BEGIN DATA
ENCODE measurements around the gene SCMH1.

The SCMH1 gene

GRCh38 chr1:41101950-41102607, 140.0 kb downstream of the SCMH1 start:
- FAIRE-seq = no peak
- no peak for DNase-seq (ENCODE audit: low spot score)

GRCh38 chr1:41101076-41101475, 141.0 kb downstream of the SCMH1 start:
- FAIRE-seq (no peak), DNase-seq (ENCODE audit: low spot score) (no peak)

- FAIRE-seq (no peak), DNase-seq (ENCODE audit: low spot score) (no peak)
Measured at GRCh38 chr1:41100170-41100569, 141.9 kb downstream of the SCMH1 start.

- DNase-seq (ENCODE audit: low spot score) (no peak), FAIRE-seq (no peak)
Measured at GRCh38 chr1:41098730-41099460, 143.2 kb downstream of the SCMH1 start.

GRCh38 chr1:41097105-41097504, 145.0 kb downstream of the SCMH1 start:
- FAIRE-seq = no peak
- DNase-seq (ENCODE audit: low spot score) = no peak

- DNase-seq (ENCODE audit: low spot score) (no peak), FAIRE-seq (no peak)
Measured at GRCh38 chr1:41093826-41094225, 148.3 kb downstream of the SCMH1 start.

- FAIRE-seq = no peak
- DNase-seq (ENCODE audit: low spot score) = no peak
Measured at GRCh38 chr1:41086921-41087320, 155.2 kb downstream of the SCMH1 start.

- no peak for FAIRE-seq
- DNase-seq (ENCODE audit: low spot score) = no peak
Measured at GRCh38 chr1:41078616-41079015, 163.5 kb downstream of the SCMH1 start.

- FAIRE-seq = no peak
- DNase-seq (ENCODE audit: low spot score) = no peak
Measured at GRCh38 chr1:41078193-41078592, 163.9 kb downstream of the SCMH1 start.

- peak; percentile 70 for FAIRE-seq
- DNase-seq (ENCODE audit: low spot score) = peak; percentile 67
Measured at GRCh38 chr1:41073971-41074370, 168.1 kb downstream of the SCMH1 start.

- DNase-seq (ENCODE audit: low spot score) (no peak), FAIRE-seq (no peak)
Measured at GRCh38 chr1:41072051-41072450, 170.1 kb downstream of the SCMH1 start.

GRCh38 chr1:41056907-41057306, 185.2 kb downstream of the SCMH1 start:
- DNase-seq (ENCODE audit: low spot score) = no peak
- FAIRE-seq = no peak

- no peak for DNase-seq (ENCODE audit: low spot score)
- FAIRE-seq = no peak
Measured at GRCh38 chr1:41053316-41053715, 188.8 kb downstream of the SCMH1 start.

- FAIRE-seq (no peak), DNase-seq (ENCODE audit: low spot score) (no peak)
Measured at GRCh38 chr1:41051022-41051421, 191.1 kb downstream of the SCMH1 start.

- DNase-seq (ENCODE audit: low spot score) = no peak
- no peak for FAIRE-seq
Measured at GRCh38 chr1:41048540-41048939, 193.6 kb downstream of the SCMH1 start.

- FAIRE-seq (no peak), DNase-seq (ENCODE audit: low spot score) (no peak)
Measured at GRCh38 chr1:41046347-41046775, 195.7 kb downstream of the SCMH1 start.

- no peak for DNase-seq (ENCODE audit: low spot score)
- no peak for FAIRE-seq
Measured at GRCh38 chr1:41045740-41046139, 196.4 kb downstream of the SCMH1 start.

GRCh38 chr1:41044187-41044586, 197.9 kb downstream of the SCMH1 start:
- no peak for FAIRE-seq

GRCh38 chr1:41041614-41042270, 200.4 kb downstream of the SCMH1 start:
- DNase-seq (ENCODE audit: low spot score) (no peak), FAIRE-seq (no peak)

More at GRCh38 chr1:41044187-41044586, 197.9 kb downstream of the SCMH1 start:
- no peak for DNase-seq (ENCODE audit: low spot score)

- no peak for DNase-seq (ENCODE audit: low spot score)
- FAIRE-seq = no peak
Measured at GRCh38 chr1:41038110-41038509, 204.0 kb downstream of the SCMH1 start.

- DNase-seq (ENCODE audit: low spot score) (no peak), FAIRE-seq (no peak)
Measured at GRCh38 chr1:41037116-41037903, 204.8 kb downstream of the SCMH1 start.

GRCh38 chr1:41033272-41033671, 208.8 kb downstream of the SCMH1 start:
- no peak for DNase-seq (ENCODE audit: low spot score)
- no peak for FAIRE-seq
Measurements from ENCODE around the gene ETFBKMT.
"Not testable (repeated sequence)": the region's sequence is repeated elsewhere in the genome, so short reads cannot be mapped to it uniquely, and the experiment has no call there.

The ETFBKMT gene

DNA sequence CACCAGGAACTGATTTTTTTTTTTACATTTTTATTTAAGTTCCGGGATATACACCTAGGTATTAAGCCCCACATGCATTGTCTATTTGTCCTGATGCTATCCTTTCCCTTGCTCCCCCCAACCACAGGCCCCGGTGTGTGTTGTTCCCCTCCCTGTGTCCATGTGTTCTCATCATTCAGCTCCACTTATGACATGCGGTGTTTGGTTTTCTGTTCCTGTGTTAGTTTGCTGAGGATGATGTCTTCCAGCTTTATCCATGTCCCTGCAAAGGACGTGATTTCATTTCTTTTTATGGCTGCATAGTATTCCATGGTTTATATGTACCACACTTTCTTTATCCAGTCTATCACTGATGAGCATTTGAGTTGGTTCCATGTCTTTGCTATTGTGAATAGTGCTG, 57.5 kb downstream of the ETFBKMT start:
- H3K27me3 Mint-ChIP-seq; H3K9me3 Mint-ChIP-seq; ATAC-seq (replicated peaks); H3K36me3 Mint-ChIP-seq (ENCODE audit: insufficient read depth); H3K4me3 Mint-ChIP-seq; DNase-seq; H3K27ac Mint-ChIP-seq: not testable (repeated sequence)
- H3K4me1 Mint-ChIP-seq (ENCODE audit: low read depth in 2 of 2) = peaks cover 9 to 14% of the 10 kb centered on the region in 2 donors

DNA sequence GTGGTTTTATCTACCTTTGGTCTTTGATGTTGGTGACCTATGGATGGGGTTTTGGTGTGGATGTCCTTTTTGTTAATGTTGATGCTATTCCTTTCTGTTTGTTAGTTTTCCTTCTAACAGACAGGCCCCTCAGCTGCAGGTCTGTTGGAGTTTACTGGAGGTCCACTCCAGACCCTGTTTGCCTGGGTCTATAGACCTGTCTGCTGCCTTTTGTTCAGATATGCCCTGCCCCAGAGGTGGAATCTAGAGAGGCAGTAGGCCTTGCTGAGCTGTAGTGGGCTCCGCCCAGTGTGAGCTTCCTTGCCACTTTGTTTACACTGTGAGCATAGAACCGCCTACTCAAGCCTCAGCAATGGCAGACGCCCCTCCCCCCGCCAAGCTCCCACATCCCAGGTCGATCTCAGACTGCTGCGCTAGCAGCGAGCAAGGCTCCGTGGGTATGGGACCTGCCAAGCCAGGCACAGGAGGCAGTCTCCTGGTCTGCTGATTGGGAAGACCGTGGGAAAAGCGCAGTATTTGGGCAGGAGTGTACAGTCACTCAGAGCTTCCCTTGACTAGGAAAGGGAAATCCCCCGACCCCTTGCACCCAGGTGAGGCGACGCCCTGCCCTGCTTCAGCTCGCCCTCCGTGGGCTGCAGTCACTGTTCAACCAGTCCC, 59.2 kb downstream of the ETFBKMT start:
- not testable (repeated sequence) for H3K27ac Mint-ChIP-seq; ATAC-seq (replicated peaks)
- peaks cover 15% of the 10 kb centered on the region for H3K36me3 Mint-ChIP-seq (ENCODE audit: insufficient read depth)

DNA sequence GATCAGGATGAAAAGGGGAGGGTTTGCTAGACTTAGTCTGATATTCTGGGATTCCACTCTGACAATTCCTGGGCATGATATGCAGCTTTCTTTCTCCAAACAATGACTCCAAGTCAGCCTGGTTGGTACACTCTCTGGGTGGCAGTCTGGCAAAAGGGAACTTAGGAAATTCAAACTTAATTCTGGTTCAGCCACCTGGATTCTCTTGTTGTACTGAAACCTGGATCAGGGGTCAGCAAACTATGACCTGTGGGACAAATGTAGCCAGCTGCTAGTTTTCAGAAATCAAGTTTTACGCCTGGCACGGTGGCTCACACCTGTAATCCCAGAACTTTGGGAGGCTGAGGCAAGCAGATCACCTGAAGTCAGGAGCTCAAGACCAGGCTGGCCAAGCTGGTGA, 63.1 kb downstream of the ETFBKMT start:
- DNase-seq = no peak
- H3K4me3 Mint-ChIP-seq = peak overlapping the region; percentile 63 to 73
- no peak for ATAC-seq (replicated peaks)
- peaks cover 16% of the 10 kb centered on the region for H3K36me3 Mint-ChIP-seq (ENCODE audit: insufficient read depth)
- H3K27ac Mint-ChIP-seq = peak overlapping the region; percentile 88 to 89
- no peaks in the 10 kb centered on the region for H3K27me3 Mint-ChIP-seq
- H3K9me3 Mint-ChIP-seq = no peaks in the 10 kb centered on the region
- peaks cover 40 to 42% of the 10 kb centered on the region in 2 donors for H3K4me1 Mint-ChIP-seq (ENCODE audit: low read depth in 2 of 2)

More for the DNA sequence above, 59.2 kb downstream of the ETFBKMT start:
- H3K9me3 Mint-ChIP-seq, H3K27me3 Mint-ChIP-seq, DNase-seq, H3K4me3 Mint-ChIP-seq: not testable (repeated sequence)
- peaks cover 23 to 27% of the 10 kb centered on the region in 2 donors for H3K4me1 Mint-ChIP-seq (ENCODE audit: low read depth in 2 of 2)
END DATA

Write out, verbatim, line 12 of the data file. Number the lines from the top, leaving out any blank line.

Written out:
GRCh38 chr1:41097105-41097504, 145.0 kb downstream of the SCMH1 start: